Unprecedented wildfires forced California hospitals to reinvent emergency plans on the fly
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April 1, 2018
Unprecedented wildfires in California forced hospitals to not only test their emergency plans, but to reinvent them on the fly.
Hospitals generally have pretty good emergency plans (and the smart ones know that includes knowing when and how to evacuate patients quickly). Prudent safety officials should test their evacuation plan often and keep it in the top desk shelf, just in case. Not only is it smart, but accreditors require it. Don’t let a Joint Commission surveyor hear that you don’t have an evacuation plan, especially if you operate in an area prone to wildfires and without help and additional resources nearby.
It’s one thing to have the plan available, but yet another to put it into action. Hospitals in general aim to stay operational during an emergency, but what do you do when you literally look on the horizon and see one of the biggest wildfires in California’s history coming right for your facility?
It happened in August 2014 to the Mayers Memorial Hospital Burney Annex in Burney, California, when the so-called Eiler fire bore down on the hospital. That blaze, combined with other fires that year, burned more than 117,000 acres and quadrupled in size almost overnight, causing what some termed a “fire tornado.”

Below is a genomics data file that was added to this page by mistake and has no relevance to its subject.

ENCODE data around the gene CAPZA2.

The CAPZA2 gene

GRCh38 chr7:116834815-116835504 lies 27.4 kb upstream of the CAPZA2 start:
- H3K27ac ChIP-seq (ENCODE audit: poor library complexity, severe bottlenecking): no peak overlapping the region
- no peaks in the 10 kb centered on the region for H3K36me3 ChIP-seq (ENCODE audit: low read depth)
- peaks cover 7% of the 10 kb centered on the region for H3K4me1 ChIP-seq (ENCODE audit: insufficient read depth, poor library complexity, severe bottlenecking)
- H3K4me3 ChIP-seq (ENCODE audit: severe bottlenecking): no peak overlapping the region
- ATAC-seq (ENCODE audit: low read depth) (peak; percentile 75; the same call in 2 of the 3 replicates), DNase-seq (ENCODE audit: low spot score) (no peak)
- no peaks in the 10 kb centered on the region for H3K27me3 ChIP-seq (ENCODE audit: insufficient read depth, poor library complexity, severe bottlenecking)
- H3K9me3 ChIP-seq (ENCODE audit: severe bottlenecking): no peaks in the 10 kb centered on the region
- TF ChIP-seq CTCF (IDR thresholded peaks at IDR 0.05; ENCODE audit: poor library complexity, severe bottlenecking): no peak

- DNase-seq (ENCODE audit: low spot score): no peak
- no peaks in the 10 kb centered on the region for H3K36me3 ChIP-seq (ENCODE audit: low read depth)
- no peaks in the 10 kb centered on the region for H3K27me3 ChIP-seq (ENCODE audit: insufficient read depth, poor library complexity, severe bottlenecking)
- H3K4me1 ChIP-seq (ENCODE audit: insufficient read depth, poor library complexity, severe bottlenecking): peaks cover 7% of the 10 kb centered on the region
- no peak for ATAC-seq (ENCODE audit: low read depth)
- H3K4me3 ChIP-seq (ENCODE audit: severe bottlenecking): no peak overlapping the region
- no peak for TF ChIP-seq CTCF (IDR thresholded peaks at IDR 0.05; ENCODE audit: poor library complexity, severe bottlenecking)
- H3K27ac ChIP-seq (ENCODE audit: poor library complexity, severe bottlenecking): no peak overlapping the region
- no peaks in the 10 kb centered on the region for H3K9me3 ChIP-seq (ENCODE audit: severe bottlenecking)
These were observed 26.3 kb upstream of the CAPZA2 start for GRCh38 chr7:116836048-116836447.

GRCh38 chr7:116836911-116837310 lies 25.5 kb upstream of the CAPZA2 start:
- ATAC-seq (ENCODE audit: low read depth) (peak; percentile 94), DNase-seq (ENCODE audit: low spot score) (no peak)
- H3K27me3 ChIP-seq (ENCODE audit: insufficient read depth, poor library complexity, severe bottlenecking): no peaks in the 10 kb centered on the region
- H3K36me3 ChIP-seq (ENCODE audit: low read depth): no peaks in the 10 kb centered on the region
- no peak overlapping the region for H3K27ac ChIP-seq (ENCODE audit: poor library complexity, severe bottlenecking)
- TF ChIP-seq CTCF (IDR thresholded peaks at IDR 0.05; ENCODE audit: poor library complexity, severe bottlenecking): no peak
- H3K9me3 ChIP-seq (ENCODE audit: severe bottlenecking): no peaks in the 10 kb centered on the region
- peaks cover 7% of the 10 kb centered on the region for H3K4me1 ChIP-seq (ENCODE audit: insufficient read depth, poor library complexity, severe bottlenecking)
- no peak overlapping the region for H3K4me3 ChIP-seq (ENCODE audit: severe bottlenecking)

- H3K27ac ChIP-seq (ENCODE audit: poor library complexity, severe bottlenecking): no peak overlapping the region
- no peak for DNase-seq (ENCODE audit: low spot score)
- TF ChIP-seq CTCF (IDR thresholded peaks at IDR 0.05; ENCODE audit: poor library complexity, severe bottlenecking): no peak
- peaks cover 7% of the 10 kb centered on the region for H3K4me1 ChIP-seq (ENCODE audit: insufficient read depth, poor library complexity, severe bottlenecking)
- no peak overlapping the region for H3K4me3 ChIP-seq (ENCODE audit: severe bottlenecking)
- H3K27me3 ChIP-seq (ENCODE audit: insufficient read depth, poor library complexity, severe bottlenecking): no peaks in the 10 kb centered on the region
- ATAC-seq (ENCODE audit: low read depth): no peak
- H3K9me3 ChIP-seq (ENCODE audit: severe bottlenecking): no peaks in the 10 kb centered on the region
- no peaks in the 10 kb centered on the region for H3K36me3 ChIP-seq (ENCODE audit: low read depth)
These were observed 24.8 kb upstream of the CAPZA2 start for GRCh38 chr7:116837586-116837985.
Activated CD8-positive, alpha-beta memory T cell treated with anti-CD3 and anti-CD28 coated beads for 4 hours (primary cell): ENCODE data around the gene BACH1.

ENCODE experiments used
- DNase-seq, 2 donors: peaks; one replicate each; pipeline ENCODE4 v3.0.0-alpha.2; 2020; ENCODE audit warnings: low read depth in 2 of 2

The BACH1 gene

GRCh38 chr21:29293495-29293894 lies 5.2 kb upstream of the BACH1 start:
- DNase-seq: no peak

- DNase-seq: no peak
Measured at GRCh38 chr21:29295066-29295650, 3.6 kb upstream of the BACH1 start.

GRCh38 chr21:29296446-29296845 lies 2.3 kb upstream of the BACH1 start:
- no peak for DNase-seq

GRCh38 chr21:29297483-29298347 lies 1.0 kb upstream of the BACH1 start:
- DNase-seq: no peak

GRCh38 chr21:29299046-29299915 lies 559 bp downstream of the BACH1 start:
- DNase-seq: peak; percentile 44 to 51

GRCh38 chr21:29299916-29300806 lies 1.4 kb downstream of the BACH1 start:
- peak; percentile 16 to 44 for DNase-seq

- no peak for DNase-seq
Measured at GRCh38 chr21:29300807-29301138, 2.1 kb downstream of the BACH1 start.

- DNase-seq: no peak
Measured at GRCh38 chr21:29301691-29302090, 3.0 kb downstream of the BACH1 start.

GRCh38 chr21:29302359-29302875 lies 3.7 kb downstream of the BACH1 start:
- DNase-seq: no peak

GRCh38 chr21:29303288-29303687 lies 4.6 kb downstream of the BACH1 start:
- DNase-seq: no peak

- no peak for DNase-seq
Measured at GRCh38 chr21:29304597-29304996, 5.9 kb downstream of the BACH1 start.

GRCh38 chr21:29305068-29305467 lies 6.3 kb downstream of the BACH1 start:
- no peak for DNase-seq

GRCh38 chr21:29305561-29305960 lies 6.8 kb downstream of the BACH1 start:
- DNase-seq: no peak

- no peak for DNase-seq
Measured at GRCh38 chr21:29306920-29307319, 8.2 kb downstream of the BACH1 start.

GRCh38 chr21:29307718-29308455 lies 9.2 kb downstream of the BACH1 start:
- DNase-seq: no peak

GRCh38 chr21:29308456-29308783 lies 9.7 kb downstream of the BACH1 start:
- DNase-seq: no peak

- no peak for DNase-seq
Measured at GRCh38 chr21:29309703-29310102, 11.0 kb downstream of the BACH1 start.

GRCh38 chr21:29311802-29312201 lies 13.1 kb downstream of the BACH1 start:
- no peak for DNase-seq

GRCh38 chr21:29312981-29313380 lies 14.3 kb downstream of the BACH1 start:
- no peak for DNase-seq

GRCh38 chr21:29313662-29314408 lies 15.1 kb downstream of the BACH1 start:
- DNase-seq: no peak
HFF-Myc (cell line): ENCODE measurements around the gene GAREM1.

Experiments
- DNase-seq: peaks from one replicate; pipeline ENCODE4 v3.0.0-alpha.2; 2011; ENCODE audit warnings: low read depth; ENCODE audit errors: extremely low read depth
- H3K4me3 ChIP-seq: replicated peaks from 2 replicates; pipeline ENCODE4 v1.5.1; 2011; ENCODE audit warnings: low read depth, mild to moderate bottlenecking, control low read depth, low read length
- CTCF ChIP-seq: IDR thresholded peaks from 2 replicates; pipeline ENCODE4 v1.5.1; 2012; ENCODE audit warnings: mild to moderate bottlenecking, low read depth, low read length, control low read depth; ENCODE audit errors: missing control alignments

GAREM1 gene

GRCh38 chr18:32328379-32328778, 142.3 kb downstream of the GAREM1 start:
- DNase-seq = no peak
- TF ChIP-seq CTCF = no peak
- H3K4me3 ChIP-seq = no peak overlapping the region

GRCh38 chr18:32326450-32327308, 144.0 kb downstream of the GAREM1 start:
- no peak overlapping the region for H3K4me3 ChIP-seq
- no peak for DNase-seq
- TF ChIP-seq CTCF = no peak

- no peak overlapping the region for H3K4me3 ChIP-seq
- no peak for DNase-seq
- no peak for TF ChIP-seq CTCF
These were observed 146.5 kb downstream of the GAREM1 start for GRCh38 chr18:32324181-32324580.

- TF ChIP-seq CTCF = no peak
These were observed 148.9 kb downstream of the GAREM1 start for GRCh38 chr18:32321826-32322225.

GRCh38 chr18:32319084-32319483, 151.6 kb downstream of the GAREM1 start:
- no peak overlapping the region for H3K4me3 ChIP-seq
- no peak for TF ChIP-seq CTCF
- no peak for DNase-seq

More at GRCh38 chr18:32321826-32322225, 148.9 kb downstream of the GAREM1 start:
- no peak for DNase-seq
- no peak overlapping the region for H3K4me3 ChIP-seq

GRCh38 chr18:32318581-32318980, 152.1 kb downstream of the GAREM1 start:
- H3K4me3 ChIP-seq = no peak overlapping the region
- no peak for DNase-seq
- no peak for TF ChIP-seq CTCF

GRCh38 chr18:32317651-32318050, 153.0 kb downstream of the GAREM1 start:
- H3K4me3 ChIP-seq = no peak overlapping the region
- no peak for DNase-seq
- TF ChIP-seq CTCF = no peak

The firestorm, which came within five miles of the hospital, started raining ash and sparks onto the surrounding area and forced the evacuation of at least 40 patients from the long-term care hospital to Mercy Medical Center in Redding, about 65 miles away. From there, the patients were placed in nearby healthcare facilities until the danger receded, according to a report in the Redding Record Searchlight.
On October 10, 2017, at least two hospitals were forced to evacuate patients when wildfires in northern California got too close. Kaiser Permanente transported about 130 patients from Santa Rosa Medical Center to Kaiser Permanente San Rafael and other area hospitals. The Santa Rosa hospital was not damaged, but it did close temporarily, cancelling scheduled appointments and surgeries. Sutter Santa Rosa Regional Hospital also evacuated 70 patients to other area hospitals.